On the other side of the coin, if you do happen to live in a cooler climate where you can wear jackets a lot of the time to allow for concealed carry of a shoulder holster, you will be hampered in your ability to quickly and safely draw your firearm from underneath a jacket or clothing layers. 

Other Drawbacks

Finally, it’s worth noting that practice and training are essential when using a shoulder holster. You will need to become proficient in drawing and re-holstering your firearm from this position, which can be more difficult compared to other carry methods such as a waist holster. Transitioning between different holster types may require additional training and practice to build muscle memory and ensure your safety while carrying concealed.

Comparison with Other Types of Holsters

In this section, I will compare shoulder holsters with other popular types of holsters, including belt holsters, ankle holsters, and IWB (inside the waistband) holsters.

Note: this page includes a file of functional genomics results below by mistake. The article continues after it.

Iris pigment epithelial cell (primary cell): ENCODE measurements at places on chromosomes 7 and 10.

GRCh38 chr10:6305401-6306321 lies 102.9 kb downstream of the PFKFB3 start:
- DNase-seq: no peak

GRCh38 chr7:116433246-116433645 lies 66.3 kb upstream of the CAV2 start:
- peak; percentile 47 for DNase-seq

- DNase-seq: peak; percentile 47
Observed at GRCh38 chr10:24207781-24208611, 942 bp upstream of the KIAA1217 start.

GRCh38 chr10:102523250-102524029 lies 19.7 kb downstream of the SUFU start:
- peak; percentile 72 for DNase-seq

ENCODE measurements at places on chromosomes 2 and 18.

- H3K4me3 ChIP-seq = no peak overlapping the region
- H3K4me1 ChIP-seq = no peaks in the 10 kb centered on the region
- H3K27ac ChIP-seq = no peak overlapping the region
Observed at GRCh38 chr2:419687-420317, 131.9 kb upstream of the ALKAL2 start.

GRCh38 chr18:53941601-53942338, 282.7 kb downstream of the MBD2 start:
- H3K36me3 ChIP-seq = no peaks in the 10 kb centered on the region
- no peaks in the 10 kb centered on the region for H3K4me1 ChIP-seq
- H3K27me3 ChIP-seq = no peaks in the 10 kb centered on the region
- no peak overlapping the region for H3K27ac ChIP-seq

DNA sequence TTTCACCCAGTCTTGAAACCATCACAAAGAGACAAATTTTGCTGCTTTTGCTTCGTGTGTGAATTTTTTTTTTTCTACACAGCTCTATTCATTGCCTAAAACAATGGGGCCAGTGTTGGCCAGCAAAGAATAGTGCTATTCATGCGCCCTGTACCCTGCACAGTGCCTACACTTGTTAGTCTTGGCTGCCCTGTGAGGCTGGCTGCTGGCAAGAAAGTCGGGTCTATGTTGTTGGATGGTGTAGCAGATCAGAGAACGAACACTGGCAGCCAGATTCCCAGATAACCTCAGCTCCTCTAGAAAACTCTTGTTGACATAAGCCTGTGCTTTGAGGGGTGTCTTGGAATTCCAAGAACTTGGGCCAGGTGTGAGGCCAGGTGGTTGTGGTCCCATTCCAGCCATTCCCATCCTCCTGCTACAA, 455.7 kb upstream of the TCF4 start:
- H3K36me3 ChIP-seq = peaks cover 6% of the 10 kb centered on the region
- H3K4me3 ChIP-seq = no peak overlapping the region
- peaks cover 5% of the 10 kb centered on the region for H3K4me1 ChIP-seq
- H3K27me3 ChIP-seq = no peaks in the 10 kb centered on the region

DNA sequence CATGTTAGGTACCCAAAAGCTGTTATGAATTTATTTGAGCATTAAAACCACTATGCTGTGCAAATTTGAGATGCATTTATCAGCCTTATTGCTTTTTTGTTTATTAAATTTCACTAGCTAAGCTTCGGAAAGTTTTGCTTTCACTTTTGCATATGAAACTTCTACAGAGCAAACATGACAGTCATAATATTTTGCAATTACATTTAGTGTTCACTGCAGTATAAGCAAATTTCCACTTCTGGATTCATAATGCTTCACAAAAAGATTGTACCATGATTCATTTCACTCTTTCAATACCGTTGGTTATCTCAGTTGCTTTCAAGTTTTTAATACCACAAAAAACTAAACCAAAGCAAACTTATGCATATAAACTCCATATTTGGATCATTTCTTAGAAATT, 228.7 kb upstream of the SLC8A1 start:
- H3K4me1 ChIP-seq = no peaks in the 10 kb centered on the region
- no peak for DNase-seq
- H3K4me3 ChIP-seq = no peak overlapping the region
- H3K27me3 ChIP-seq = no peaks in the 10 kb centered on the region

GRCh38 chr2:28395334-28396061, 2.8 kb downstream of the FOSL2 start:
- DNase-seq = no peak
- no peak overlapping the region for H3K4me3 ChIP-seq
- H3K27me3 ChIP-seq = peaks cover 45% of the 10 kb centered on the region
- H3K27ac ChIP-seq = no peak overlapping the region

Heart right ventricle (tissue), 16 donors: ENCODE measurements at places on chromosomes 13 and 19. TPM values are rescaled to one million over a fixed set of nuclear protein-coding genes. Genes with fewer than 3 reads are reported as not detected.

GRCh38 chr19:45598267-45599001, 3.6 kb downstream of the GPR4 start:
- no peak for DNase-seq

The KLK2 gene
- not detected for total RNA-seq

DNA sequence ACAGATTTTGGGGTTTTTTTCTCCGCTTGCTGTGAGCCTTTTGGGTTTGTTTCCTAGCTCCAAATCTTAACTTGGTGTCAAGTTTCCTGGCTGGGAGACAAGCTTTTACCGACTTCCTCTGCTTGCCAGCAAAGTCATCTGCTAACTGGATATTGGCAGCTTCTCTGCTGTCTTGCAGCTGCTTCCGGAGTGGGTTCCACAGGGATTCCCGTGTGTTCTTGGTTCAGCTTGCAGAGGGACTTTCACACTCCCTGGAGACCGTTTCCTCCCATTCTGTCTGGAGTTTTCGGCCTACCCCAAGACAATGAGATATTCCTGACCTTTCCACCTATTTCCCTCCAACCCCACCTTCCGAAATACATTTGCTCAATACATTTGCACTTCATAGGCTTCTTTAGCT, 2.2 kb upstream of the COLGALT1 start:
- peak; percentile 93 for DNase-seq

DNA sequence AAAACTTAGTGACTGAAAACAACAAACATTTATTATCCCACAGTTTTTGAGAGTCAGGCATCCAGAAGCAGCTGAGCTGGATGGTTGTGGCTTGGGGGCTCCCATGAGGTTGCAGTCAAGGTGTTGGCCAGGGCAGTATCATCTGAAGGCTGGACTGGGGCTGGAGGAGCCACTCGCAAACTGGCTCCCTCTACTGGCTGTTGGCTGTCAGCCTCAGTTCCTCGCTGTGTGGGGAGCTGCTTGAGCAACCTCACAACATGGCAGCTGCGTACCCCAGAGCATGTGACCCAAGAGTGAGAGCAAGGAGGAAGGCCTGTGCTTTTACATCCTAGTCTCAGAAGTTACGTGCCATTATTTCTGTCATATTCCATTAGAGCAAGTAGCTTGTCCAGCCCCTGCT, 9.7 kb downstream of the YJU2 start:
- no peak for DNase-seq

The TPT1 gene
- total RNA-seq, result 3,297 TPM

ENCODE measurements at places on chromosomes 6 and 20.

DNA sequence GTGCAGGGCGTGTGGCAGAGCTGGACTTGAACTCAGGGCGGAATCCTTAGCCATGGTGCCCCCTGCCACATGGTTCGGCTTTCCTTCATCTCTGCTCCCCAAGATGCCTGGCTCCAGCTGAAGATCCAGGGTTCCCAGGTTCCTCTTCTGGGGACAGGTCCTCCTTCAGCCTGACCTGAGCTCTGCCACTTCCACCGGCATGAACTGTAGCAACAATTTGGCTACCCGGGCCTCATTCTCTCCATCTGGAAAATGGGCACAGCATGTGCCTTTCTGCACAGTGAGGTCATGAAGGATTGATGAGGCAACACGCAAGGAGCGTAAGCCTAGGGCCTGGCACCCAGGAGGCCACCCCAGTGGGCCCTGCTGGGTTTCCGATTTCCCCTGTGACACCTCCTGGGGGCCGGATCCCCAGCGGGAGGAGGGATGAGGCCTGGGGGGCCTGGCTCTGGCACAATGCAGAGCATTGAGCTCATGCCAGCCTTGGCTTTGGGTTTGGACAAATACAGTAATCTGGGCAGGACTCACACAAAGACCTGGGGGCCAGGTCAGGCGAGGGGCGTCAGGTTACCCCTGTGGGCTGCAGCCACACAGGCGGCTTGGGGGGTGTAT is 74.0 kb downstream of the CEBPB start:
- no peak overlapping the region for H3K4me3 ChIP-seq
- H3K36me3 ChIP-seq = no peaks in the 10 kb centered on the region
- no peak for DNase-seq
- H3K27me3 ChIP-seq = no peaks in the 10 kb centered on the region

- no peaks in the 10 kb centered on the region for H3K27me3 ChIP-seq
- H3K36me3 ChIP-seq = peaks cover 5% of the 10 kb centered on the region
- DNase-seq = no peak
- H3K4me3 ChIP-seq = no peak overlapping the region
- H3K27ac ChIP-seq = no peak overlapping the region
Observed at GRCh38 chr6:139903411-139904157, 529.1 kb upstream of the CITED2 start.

Belt Holster Vs Shoulder Holster

Belt holsters are designed to be worn around the waist, either inside or outside the waistband. They can be more easily concealed than shoulder holsters when worn under a loose shirt or jacket. 

However, shoulder holsters offer greater accessibility while seated, making them a popular choice for people who spend a lot of time in a vehicle. Additionally, shoulder holsters often have a slot for extra magazines or ammunition, which can be a convenient feature for some users. Shoulder holsters can also be more comfortable for individuals who do not wear a belt.

Ankle Holster Vs Shoulder Holster

Ankle holsters are worn around the ankle and are commonly used for carrying a backup firearm. They provide excellent concealment, particularly when wearing long pants, but can be less accessible than shoulder holsters in certain situations.